Via Job’s Anger.
A city boy will never learn everything a country boy knows by instinct. A country boy will learn everything a city boy knows in six months.
Daniel Ruth, in discussing the larger question of Florida’s considering on-line voter registration, sums up the rationale for Republican gut-out-the-vote efforts.
Here’s the troubling thing about elections. When you offer the body politic the chance to cast a ballot, there is always the inherent risk people will also avail themselves of the opportunity to actually take the trouble to vote. And let’s face it, you can take this democracy drivel only so far.
Scott is not a governor particularly enamored of the vagaries of elections. After all, one might lose. Why make it easier for folks to decide how they want to be governed?
Do read the rest. Ruth’s wordsmithing is marvelous.
George Diaz thinks that Mario Rubio is living in the past.
Marco Rubio is a political rock star among conservatives. The fan base is smitten by a lot of things — savvy stage presence, a story that resonates with the power of the American Dream, and a fresh young face among the usual GOP contenders not named Bush.
But here’s the hiccup: He is a modern-day John Kennedy, stuck in archaic, Joe McCarthy politics.
Fear the commies. Fear the homos. Quash civil rights.
He proceeds to rip Rubio apart for his flip-flopping hypocrisy on immigration.
I would disagree with the comparison to John Kennedy; whatever his faults, Kennedy had some integrity.
Richard Nixon might be a better analogy: all the grift all the time.
Paul Krugman looks for a reason for the fanciful Republican budget proposals. A snippet (emphasis added):
One answer you sometimes hear is that what Republicans really believe is that tax cuts for the rich would generate a huge boom and a surge in revenue, but they’re afraid the public won’t find such claims credible. So magic asterisks are really stand-ins for their belief in the magic of supply-side economics, a belief that remains intact even though proponents in that doctrine have been wrong about everything for decades.
But I’m partial to a more cynical explanation. Think about what these budgets would do if you ignore the mysterious trillions in unspecified spending cuts and revenue enhancements. What you’re left with is huge transfers of income from the poor and the working class, who would see severe benefit cuts, to the rich, who would see big tax cuts. And the simplest way to understand these budgets is surely to suppose that they are intended to do what they would, in fact, actually do: make the rich richer and ordinary families poorer.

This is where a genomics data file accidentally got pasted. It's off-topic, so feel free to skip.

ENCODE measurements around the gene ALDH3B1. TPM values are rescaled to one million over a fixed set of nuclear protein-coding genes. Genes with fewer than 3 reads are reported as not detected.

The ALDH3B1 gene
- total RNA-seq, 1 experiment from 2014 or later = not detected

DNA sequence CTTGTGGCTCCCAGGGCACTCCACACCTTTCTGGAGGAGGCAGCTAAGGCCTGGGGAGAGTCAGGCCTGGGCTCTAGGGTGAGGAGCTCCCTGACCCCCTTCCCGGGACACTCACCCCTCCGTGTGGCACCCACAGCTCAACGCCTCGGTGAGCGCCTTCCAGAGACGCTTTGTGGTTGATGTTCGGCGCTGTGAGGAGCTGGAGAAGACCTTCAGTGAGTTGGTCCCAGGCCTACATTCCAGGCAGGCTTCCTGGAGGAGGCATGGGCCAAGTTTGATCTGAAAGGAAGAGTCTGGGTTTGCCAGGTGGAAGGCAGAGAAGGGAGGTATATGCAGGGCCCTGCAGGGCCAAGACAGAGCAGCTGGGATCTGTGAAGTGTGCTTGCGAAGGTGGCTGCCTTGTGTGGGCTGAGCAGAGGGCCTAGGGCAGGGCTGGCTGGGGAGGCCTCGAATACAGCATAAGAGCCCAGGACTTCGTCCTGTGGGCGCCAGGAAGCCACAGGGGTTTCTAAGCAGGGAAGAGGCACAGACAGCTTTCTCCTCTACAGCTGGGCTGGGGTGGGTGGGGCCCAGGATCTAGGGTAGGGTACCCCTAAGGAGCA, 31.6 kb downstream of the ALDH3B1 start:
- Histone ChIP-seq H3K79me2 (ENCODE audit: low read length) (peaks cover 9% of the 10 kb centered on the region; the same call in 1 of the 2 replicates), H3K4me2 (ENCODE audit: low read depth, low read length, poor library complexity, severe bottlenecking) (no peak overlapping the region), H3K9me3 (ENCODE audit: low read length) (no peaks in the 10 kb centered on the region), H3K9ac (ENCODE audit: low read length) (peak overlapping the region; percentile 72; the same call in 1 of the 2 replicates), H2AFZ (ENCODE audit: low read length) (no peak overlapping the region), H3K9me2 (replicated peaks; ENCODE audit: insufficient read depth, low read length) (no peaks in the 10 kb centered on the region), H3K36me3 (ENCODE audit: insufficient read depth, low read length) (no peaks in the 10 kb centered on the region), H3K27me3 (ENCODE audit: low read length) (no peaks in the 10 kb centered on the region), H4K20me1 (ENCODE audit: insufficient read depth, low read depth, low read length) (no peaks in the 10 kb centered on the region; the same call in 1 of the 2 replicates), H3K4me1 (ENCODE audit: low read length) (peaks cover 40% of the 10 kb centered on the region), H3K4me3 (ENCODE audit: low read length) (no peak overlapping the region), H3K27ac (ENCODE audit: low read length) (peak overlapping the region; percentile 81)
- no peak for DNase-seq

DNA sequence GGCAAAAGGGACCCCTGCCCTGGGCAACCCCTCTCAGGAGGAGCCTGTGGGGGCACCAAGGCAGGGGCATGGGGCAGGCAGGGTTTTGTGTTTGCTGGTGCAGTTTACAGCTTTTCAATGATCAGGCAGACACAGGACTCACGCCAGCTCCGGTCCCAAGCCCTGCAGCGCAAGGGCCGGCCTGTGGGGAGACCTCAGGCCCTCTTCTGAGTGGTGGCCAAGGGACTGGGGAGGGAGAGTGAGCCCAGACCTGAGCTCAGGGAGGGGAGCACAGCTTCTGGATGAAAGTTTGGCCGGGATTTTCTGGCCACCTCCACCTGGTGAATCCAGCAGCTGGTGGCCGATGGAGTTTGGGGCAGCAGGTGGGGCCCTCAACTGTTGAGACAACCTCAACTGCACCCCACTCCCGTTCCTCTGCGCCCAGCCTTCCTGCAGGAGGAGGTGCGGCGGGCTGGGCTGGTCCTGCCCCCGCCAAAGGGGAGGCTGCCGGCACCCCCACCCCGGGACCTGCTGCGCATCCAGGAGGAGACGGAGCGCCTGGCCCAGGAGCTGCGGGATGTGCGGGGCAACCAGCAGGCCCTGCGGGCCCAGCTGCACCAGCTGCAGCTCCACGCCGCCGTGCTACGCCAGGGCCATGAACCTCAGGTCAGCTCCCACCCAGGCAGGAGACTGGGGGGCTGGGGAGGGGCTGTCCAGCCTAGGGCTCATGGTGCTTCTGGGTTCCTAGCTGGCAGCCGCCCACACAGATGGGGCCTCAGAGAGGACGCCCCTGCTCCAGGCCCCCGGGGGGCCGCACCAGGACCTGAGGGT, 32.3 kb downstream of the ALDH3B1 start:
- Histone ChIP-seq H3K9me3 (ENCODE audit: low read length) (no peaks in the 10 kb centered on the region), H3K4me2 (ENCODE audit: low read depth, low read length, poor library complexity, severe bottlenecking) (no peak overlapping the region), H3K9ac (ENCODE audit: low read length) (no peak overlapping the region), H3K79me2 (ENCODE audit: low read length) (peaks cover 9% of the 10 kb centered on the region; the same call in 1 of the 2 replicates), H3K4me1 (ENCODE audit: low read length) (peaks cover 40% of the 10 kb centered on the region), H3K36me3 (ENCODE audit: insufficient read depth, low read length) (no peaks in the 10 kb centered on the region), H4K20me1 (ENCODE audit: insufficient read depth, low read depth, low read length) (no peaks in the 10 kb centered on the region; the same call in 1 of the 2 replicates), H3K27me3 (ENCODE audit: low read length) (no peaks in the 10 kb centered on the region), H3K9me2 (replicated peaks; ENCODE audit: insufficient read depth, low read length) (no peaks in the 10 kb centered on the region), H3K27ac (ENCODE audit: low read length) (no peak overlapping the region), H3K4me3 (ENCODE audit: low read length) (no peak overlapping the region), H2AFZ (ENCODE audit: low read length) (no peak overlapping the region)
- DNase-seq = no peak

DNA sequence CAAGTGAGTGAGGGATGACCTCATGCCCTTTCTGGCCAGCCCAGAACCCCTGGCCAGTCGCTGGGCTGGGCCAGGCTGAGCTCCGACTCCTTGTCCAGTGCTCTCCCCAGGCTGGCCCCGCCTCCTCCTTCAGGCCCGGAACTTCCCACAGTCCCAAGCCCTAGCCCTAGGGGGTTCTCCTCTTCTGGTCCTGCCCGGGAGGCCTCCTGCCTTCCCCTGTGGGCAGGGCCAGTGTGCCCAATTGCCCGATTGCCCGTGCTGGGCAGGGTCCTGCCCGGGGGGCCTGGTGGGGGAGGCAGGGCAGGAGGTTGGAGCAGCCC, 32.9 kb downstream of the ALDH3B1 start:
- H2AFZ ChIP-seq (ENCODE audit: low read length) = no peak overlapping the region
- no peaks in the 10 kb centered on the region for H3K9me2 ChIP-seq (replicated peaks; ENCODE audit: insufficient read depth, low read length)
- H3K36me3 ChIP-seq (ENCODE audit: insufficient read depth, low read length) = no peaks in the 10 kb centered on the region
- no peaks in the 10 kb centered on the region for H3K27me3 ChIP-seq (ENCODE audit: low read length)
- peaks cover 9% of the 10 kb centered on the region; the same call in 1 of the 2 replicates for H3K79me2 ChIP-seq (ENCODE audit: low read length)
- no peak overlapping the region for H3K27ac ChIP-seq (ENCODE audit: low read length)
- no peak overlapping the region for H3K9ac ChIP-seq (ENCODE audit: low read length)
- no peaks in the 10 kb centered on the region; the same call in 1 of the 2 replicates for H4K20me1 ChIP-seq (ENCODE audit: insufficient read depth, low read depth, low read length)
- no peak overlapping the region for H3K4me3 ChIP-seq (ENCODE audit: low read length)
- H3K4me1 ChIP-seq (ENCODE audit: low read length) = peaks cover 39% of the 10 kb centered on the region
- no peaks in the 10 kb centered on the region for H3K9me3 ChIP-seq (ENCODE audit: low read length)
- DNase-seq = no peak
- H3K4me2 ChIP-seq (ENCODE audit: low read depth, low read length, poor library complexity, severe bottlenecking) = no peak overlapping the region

Q. What side of his mouth does Ted Cruz talk out of?
Dick Polman explains, as he takes sardonic delight in Ted Cruz’s signing up for healthcare under the Affordable Care Act. A snippet.
By the way, when Cruz was asked on CNN how he squared his hate-Obamacare mantra with his decision to buy from Obamacare, he said this: “I believe we should follow the text of every law, even (a) law I disagree with.” Which is hilarious, because back in the fall of ’13, when conservative groups were actively working to dissuade young people from enrolling in Obamacare – urging them to defy the law and pay the fine for noncompliance – I don’t ever recall Ted Cruz saying that the tactic was wrong. I don’t ever recall him taking the high road and urging Americans to follow the text of the law.
Bob Cesca tears into the big pile of IOKIYAR in Ted Cruz’s backpack. Here’s a sample.
Cruz was born in Calgary, Alberta, Canada in 1970 to an American mother and a foreign (Cuban) father. Sound familiar? The only difference between the presidency-related birth circumstances of President Obama and Ted Cruz is that Obama was born in the United States and Cruz wasn’t. Of course this doesn’t matter because Obama is black with a funny-sounding “exotic” name and Cruz is a white guy named “Ted,” so it’ll be assumed that Cruz is totally a natural born citizen while Obama isn’t. That seems fair. Legally-speaking, however, Cruz is perfectly eligible to be president based on the citizenship status of his mother. So can Obama, especially given how he was born in Hawaii. But don’t expect a (fake) investigation by Donald Trump or any mass freakouts by a legion of conspiracy theorists over Cruz’s eligibility to be president because, again, he’s a white Republican. Everything’s okay if you’re a white Republican.
Read the rest. It’s a sociological study in Republican hypocrisy.
In an article syndicated in the Bangor Daily News, Dana Milbank notes the Republican Party’s novel and creative celebration of St. Patrick’s Day. A snippet:
It was altogether fitting that Republicans rolled out their budget during a festival of inebriation in honor of the man who magically — and apocryphally — banished snakes from Ireland. What Republicans have done with their budget is no less fantastic: They have employed lucky charms and mystical pots of gold to make them appear more sober about balancing the budget than they actually are.
“We do not rely on gimmicks or creative accounting tricks to balance our budget,” the House Republicans say in the introduction to their fiscal 2016 budget.
True, the budget does not rely on gimmicks. The budget is a gimmick.
The Republican Party has some really strange hang-ups about sex.
The Las Vegas Sun’s Brian Greenspun thinks he has found them:
They call themselves United States senators. And they are doing their best to destroy what makes this country great.
We all know there is precious little Congress has been able to agree on in the past few years. Notwithstanding the fact that Americans do not want to shut down the government, do want to extend and maintain Social Security and also want to provide medical insurance for all Americans, it is clear there is a significant minority of people in the Congress who wish otherwise. Unfortunately, it is the American people who suffer as a result of this childish behavior.